Are You In Denial About Your Loved One's Addiction?

It's not just people with substance abuse problems who can be in denial about the addiction. Family members can be in denial too. A family member's denial can be more complicated and more challenging to deal with than the denial of the person who has the addiction.

Here's an example--several years ago, when I was directing an intensive outpatient program for adolescents with chemical dependency, I got a phone call from one of the parents of the kids in the program. She said, "Hey, I have this friend, her son is so and so, and he has a major problem, and I gave her your name, and she might be calling you."

Secretly behind the scenes...

I already knew about this kid because her son in my group had told me about him. The kid in question was doing all kinds of addictive things, selling drugs, using drugs, you name it--He was doing it. He was kind of a ring leader in this scene.

Eventually, I got a phone call from the kid's Mom. She tells me a little about what's happened(and behind the scenes, I have all this inside information, but I can't let her know that). So I listen to her, and after she tells me everything she has noticed, all the different times she has caught him using drugs, all the parenting things she's tried, etc. I tell her, "I think this is probably a pretty progressed addiction, and it's not responding well to any of the things you've already tried. I think you may need to get an assessment for residential treatment." The Mom thanked me for her time, and I don't hear from her again. Honestly, I don't think that much about it. After a month had passed, the Mom who called me about her friend said, "Did you hear about what happened to so and so?" She named the friend's name, and I said, "No, what happened?"
She ended up sending her son to a medical facility to pay $100,000 to figure out what vitamin deficiency he was suffering from because she was positive that was causing the problem. (You can imagine the look on my face)

I felt simultaneously frustrated with this woman who was not listening to all the signs plus anything I told her or her friend told her. But I also felt sorry for her because I know just how desperate a parent can be in this situation or a spouse when someone you care about has an addiction.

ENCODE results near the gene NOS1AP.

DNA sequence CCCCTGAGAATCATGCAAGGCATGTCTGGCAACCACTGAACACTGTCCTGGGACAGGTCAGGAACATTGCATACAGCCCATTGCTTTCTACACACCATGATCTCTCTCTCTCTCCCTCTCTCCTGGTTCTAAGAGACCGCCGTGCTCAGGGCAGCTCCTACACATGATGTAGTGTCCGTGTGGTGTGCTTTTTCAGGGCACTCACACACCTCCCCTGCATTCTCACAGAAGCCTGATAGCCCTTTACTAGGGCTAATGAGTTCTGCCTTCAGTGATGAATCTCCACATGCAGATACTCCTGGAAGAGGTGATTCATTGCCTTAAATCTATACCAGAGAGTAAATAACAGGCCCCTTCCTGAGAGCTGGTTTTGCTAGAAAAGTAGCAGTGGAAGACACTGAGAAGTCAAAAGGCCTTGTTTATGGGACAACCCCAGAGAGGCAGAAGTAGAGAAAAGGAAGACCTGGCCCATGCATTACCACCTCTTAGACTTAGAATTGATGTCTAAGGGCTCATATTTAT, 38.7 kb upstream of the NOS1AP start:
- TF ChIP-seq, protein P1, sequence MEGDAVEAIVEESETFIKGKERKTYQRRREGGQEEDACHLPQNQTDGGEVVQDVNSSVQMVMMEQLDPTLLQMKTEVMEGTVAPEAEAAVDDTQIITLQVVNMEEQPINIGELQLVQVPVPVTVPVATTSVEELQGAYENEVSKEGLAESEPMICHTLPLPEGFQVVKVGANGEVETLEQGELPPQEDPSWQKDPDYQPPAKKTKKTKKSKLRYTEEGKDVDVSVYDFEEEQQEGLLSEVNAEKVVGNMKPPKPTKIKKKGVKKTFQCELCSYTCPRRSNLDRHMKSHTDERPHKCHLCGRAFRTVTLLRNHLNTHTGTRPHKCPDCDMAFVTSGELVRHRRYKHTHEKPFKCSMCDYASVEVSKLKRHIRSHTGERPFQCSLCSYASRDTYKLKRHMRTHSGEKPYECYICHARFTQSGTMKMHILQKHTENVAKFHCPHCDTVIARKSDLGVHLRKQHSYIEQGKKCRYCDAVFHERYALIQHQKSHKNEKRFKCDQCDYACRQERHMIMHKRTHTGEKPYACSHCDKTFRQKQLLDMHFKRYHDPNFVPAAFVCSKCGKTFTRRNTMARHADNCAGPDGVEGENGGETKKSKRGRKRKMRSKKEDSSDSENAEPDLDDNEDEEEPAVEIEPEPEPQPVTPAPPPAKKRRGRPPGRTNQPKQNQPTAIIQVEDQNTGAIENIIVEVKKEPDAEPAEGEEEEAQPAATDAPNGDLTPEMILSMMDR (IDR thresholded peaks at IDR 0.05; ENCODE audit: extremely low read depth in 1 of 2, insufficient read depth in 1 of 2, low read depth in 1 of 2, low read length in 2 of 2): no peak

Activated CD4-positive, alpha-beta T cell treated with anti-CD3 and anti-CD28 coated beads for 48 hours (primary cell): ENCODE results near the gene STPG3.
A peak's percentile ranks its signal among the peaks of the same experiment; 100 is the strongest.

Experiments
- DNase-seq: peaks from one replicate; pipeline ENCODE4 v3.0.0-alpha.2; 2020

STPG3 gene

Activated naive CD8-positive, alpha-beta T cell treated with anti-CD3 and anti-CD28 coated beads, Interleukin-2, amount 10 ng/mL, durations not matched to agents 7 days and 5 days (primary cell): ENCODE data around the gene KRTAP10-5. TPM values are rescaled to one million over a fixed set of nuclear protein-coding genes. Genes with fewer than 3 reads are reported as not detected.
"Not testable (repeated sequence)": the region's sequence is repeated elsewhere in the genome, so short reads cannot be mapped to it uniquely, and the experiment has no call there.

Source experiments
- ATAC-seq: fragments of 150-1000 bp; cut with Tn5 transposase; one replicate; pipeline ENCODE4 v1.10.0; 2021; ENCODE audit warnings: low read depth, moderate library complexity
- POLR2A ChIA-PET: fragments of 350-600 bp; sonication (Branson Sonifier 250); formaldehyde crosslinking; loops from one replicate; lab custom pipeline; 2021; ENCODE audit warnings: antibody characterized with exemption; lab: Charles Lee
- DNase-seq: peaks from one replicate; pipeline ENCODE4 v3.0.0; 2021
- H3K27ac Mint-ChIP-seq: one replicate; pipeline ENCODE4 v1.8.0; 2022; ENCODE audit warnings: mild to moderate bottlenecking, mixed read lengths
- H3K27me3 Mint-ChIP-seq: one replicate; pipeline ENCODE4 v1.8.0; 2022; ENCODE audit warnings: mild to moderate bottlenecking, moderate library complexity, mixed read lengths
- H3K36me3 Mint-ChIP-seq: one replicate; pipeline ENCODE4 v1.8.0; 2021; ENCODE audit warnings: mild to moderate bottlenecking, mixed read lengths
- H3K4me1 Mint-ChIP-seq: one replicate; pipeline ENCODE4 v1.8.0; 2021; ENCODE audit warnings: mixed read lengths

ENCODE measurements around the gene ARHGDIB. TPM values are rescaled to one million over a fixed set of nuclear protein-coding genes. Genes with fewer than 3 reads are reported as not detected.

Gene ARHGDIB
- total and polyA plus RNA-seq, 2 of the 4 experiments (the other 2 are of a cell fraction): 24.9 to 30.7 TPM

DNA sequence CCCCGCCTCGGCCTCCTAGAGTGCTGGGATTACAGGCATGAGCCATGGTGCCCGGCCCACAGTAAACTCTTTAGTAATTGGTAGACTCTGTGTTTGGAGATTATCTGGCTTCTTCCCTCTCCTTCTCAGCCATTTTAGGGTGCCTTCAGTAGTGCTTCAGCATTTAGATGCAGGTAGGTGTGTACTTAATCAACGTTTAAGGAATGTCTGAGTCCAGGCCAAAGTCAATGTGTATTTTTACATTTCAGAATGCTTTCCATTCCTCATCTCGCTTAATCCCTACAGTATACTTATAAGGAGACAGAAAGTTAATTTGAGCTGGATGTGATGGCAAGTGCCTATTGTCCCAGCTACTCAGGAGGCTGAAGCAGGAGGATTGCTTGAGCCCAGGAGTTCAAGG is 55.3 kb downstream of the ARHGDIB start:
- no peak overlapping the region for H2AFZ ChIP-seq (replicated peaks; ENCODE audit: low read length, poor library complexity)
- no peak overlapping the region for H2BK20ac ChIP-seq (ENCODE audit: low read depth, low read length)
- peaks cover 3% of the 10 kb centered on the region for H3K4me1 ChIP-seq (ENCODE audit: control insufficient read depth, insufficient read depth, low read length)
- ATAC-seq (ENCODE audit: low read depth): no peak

It's a pretty powerless feeling. You try talking, natural consequences, and boundaries. You try all these different things, and nothing seems to work. During that time, you're getting mixed messages from everyone around you and from the person, which makes things 10x more confusing.

The confusion leads to our denial about the issue, and it can come in many forms, but one of the forms I want to focus on is magical thinking.

Most of us have a little magical thinking from time to time, it can be a kind of superstition, and as long as it's not ruining your life or causing a lot of trouble, then it's no big deal.

When it comes to having an addicted loved one, your magical thinking is not only keeping you stuck but could be helping them stay stuck, and the whole family, for that matter.

Some examples of magical thinking would be thinking to yourself, "if they could get rid of that one friend. I know this problem would go away." or "If his mother would wake up and get it and get on my side, this problem would go away." These are just a few examples of magical thinking.

Have you ever had magical thoughts about your loved one's addiction?

Now, you might have magical thinking about some of the content I create. You might be thinking, "If I could be nice and quit pushing as Amber says, he's going to stop using drinking, and engaging in addictive behavior."

All the things that I teach you are more about 'how to get someone out of denial, and how to get someone to start seeing the problem for what it is, and how to get them to start taking action.' Your changes won't make them stop their addictive behavior, but they can help them look at the situation differently. Doing this increases the chances that they're going to take action and do something different.

There's not one thing you can say or not say that will make it all better. It's more of a process, and if you work at it consistently, you'll see small changes. That turn into small changes that turn into big results, you want them to begin to see that life could be much better if they didn't have this problem.

You need them to take responsibility for the problem and lastly, take action. If you want to help your loved one conquer their addiction.

Amber Hollingsworth

Next, I've put together a short playlist, which will tell you the steps you need to take to get your loved one out of denial and take steps toward recovery. (Click the picture below)

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